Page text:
David’s Park is a green, grassy field about the size of a city block, with public restrooms for men and women at its northeastern edge; it was inside this dingy outpost that Anissa and Morgan first attacked Bella. There was a tussle in which Morgan tried to restrain Bella, and another moment when Anissa halfheartedly pushed Bella’s head against the brick wall. But Morgan fell apart just then, pacing and singing, and Anissa, the big-sister type, sent Bella outside to play while she comforted Morgan, petting her, she said later, like a cat. It was Anissa’s idea to go play hide-and-seek in the woods that form the far boundary of the park. Once Morgan was calm, the three girls headed there.

It’s hard to understand Bella’s decision to stick with her friends, why, after having been assaulted by them in the bathroom, she thought hide-and-seek might be a fun thing to do (though she might have interpreted the bathroom attack as just a mean episode of imaginary play — and it’s possible that, at the time, Anissa and Morgan saw it that way, too). Together they proceeded to the end of Big Bend Road, where the asphalt turns to gravel and dead-ends by the woods. These are suburban-type woods, not the state-park variety, scrubby and weedy and thick with brush. The Les Paul Parkway and a Walmart are just on the other side, less than a mile away.

Hide-and-seek was a haphazard affair. Morgan counted first, and Anissa and Bella hid. Anissa tried to tackle Bella, but couldn’t hold her down. It was then that Morgan gave Anissa the knife, but Anissa handed it back, saying she was too squeamish. While they talked, Bella was crouched down in the dirt, playing with flowers.

“I’m not going to until you tell me to,” Morgan said.

Anissa says she started to walk away, and when she had gone about five feet, she stopped. “Kitty now,” she said. “Go ballistic, go crazy.”

Anissa heard Morgan say, “Don’t be afraid, I’m only a little kitty cat.” Then Morgan pushed Bella over and stabbed her 19 times, in her arms and legs but also puncturing her stomach, her liver, and her pancreas and barely missing a major artery near her heart. “Stabby stab stab stab” is how Morgan recalled it. “It didn’t feel like anything,” she said during her interview with police, making a vague, loose stabbing gesture with her left hand. “It was, like, air.” Bella screamed and screamed: “I hate you! I trusted you!” She tried to get up and walk. She wobbled, though, and that’s when Anissa took her by the arm and steered her deeper into the woods and told her to lie down. Morgan tried to dress Bella’s wounds with a leaf, and then they fled, washing up in the sinks in the Walmart bathroom and filling their water bottles there. Then they wandered around Waukesha for a couple of hours, crying and singing and wilting in the heat, until they were picked up by police as they sat in the grass near an entrance to the interstate.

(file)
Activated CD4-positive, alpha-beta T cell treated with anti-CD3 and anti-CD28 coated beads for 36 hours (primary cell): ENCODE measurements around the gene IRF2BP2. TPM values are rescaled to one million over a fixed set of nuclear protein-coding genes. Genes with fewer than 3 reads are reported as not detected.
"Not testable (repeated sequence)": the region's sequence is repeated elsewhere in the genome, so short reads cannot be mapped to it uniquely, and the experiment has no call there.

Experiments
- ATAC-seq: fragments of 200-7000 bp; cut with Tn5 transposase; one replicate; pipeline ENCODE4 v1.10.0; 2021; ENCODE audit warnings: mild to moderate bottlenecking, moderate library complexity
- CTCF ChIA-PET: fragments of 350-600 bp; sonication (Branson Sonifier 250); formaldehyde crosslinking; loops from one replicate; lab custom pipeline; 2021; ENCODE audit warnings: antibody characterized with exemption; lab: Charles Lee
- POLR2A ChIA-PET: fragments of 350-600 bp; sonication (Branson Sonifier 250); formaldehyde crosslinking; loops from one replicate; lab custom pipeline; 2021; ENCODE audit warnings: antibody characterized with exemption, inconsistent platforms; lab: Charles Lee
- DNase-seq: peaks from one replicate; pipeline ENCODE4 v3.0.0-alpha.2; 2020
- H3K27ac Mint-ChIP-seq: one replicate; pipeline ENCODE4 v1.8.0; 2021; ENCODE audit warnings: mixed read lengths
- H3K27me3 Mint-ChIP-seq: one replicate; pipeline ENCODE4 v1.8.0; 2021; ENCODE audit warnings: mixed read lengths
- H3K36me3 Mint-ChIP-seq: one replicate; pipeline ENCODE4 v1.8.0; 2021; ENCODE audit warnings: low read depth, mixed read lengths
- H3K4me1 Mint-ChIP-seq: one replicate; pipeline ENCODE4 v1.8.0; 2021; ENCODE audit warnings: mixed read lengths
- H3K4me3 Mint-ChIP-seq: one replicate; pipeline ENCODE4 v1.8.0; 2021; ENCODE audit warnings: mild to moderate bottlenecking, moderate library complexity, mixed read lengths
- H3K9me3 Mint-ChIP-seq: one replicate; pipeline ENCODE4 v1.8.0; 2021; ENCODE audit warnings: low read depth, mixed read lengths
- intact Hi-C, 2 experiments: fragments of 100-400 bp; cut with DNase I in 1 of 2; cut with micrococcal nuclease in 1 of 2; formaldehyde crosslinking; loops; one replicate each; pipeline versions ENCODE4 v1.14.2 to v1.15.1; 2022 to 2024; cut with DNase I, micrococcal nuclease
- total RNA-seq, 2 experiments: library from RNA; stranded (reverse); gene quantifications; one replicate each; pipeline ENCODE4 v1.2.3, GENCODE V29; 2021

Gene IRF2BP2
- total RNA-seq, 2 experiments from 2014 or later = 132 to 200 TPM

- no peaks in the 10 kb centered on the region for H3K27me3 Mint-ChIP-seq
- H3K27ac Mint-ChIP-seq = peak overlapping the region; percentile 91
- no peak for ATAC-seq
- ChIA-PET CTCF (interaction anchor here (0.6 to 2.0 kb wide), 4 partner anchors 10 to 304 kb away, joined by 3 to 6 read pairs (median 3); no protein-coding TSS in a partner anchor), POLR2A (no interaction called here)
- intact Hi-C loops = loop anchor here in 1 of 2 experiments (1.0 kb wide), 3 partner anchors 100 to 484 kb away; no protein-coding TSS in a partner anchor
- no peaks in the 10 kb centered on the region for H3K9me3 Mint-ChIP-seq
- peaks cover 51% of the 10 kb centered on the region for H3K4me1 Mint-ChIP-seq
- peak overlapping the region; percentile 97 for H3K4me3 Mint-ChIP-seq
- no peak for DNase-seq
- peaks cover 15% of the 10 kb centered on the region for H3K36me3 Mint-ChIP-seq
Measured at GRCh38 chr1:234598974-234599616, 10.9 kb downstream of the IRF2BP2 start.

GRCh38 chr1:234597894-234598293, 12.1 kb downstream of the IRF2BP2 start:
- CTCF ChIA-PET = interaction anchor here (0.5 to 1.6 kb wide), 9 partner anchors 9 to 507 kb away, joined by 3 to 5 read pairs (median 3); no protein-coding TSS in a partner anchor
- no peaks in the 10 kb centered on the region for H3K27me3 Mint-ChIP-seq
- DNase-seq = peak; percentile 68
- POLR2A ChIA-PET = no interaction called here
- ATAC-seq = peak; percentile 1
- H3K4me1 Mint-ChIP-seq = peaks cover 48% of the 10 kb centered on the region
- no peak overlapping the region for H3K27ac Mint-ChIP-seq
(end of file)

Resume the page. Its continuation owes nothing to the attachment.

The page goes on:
“Where’s Bella’s body now?” Anissa asked later that afternoon, two and a half hours into her interview with police. Bella was alive, the female detective gently told the girl. According to the ­complaint filed by the Waukesha County prosecutor’s office, Bella had crawled into the road. She was discovered by a passing cyclist and taken to the hospital, and had enough time, before the anesthesia took effect, to tell police what had happened. Anissa had been crying for most of the interview, but now relief, and something like serenity, washed over her face. “Will I be able to go back to school?” she asked. Since the third grade, she hadn’t missed a day.

Read the rest of the in-depth piece, originally published in New York Magazine, here.